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Humans, Monkeys, and the Muddled Mess of Who Owns Copyright Over AI

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Guest Author Ash Roberts Explains Where the Law Stands—for Now

People tend to view copyright of AI-generated material as a settled issue, but that isn’t quite true. When it comes to AI, the legal case—or, more accurately, cases—for copyright is still a highly contested issue.

In the US, copyright happens in two phases.The second you create something, it’s copyrighted. But to enforce that copyright in court, you then have to register it with the US Copyright Office, or USCO (https://copyright.gov/). In most cases that independent authors will encounter, a Digital Millennium Copyright Act, or DMCA, notice is enough to stop copyright infringement. It’s only for lawsuits that registration is required.

Some are concerned about Amazon demanding proof of rights on AI-generated material, but right to use and owning copyright are two different things. We already publish things we don’t have the copyright to. To start, titles aren’t copyrightable, being a “short phrase” which others may have an appropriate need to. You likely don’t own the copyright to your cover either. Typography, background, model—the creators for each disparate part own their respective copyrights, unless those rights are explicitly transferred to you. In almost all cases, what you receive is a license to use it.

The only copyright you, as an author, own is the unique combination of words that make up your story. But you can only copyright material that has “human authorship, with the computer merely being an assisting instrument,” according to Section 313.2 of the Compendium of US Copyright Practices published by the USCO.

The question then becomes to what degree an AI produces its output without human intervention. There hasn’t been much discussion about the amount of prompting and iteration required to get a quality result. Jason Allen, who won an award at the Colorado State Fair with his AI-generated art, claims that he spent eighty hours and nine hundred iterations and evolutions across multiple platforms to create his piece, according to the Washington Post.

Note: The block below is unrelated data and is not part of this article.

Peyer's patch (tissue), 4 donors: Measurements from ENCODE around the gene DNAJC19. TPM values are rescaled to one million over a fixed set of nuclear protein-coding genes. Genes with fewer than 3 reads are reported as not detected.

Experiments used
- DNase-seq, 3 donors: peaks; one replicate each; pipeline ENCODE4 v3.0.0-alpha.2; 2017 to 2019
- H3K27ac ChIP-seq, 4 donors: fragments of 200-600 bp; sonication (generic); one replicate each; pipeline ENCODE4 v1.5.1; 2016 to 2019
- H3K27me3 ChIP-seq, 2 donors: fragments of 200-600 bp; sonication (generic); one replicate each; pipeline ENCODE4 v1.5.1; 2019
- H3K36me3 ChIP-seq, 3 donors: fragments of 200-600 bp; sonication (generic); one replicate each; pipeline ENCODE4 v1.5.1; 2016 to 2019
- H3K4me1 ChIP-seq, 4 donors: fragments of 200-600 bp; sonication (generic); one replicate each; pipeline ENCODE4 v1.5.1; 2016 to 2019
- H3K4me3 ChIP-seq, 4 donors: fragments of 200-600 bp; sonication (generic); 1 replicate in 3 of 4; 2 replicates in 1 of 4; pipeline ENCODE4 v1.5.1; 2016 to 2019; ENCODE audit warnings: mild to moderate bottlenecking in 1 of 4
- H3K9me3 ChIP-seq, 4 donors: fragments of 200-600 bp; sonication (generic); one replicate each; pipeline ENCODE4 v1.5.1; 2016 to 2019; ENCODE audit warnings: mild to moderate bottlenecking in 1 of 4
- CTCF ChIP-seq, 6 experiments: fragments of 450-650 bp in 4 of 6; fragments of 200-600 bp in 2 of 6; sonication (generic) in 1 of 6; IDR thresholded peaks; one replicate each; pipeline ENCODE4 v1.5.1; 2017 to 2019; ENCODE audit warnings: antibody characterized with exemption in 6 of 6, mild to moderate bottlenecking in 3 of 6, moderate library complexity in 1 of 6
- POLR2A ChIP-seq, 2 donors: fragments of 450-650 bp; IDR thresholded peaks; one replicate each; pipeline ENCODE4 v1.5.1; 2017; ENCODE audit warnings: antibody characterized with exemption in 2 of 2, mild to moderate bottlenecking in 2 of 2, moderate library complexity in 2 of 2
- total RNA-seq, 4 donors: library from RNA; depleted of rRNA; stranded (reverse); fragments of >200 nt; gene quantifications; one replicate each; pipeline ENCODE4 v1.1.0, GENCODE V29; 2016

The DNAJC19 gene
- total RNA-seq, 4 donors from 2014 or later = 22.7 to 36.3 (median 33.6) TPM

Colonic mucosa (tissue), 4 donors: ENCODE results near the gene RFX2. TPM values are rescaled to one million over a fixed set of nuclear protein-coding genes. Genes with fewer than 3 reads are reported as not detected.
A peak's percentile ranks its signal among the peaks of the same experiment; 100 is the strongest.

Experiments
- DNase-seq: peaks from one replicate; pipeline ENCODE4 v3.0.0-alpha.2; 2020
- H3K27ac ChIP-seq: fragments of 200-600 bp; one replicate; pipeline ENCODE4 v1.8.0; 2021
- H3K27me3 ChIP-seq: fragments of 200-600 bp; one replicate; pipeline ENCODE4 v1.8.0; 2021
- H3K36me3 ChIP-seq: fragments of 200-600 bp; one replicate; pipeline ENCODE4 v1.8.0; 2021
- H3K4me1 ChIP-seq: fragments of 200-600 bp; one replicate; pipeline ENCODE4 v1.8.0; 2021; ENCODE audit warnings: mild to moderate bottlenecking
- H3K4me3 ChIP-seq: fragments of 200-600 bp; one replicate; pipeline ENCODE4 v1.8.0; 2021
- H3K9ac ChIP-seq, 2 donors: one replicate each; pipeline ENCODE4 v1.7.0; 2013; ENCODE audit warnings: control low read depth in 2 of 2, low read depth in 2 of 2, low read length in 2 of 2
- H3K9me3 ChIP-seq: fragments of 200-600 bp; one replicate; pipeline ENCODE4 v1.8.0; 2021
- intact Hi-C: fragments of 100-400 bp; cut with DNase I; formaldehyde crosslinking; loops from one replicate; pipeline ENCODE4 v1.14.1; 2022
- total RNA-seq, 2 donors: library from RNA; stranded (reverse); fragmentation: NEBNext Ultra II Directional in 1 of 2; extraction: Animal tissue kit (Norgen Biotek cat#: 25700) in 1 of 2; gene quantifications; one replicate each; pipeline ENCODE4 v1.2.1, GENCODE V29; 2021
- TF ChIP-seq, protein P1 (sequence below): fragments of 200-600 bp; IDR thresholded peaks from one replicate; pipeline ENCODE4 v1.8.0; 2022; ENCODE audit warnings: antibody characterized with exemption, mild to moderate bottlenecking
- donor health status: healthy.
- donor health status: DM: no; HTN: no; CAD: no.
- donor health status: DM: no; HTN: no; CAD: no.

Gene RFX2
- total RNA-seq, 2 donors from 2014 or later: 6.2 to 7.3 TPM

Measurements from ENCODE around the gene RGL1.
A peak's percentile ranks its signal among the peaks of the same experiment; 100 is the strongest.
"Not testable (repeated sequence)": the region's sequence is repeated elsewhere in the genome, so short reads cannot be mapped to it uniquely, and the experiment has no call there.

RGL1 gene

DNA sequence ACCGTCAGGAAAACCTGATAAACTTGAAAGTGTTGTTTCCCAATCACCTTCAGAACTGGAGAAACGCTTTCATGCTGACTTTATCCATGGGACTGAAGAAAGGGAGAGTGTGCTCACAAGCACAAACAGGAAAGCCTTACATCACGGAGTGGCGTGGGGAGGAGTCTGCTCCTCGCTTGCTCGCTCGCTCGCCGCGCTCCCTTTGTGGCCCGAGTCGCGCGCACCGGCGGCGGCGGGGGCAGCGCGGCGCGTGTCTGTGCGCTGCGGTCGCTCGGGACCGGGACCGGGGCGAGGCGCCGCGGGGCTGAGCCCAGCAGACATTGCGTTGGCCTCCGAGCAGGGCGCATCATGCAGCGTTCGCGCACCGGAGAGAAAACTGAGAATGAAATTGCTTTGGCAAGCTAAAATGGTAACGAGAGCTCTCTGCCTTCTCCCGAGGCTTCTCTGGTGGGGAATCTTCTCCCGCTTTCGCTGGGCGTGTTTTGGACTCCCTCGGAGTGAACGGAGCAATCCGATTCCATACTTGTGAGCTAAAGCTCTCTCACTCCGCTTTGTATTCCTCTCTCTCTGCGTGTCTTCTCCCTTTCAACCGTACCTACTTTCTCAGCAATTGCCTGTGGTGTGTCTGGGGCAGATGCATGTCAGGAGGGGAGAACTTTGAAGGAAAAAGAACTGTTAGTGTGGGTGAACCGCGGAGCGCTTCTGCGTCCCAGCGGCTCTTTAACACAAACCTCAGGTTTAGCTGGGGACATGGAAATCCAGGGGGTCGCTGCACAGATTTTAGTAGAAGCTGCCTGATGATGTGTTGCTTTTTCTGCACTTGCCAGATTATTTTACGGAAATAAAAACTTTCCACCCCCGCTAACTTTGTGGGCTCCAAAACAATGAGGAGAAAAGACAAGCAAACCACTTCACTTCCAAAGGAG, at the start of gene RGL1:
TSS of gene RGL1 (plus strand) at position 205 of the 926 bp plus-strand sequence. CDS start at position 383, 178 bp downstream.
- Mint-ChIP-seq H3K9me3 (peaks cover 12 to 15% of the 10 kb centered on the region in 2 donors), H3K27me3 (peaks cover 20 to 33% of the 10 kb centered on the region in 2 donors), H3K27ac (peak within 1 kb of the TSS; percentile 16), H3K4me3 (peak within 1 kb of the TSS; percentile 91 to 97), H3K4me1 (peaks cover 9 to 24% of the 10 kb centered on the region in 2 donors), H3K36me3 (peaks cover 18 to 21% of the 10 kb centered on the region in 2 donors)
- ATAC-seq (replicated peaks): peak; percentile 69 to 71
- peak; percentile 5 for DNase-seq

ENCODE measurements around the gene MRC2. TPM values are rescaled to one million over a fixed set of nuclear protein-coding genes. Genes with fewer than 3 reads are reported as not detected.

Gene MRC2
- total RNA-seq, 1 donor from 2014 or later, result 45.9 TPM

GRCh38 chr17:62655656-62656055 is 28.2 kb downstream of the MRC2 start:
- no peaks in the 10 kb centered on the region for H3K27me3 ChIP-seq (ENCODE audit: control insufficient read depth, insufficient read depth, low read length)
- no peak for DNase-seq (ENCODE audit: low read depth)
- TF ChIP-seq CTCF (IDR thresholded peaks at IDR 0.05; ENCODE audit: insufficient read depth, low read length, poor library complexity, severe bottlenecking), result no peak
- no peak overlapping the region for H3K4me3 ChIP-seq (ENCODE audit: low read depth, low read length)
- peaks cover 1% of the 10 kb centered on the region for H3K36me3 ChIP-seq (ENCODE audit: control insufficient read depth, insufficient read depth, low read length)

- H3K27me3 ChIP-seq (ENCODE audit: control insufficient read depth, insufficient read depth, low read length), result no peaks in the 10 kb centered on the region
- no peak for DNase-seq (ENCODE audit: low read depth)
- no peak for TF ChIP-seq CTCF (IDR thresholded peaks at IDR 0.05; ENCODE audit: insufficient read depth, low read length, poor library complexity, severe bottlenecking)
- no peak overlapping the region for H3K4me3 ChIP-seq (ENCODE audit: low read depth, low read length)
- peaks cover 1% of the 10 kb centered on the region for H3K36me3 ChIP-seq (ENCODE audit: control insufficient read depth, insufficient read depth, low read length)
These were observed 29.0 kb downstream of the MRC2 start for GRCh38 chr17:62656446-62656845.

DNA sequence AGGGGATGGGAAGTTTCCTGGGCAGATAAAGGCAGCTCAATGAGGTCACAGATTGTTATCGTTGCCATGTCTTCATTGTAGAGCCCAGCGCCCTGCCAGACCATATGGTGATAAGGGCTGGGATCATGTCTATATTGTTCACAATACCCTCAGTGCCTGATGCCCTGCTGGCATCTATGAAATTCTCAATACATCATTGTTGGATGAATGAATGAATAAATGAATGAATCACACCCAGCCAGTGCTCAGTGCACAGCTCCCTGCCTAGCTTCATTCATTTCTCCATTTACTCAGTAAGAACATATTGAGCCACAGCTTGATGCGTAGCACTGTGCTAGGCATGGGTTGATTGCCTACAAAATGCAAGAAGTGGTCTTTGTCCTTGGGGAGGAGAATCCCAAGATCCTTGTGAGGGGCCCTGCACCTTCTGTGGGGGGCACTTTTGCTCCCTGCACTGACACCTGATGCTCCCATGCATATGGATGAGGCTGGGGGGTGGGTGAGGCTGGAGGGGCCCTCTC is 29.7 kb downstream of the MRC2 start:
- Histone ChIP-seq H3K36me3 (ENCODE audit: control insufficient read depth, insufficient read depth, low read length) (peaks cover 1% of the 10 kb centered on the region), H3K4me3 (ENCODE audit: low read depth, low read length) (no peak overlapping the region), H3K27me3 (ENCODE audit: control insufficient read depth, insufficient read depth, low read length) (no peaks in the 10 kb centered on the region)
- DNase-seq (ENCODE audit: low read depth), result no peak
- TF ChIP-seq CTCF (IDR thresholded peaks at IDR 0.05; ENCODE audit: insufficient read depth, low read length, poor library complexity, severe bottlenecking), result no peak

The USCO seems willing to acknowledge copyright when the AI output was changed by a human. When reviewing, and ultimately revoking, the copyright for Kristen Kashtanova’s comic, Kahyra of the Dawn, they asked her for details “to show that there was substantial human involvement in the process of creation.” Ultimately, they decided she hadn’t done enough to change the images Midjourney created, although they kept her copyright for the text, which she had written herself.

Two US Senators have asked the USCO to revisit the issue in context of the “monkey selfie” case, in which a crested macaque, Naruto, took photos of himself with a photographer’s camera, which the photographer later published in his book. In 2015, People for the Ethical Treatment of Animals (PETA) sued the photographer for violating Naruto’s rights under the Copyright Act, an argument that was overruled in district court and later dismissed in the 9th Circuit Court in 2018 after PETA appealed the decision. Judges in both courts ruled Congress had not specifically extended copyright law to animals, meaning the monkey held no ownership over the photos he’d taken, as PETA claimed.

Other countries confer copyright of AI-generated material to the programmer. That said, always check the terms of service of the program you’re using. Most will state that they don’t hold ownership over your material and will transfer those rights to you. 

Meanwhile, Stephen Thaler, who created his own AI, is suing for copyright of the artwork it generates, claiming the “fruit of the tree” doctrine—that if he owned a fruit tree, he’d own the fruit it produced, the standard that many other countries currently use for AI copyright. Additionally, he argues that, contrary to Naruto, the Supreme Court has ruled when technology makes copyright law ambiguous, it should be interpreted in terms of whether public good is strengthened or weakened.

The copyright status of AI generated material may change soon, but for now the standard requirement for owning copyright in the US is “substantial human intervention”—something to keep in mind the next time you turn to AI for any work you want to label as your own.

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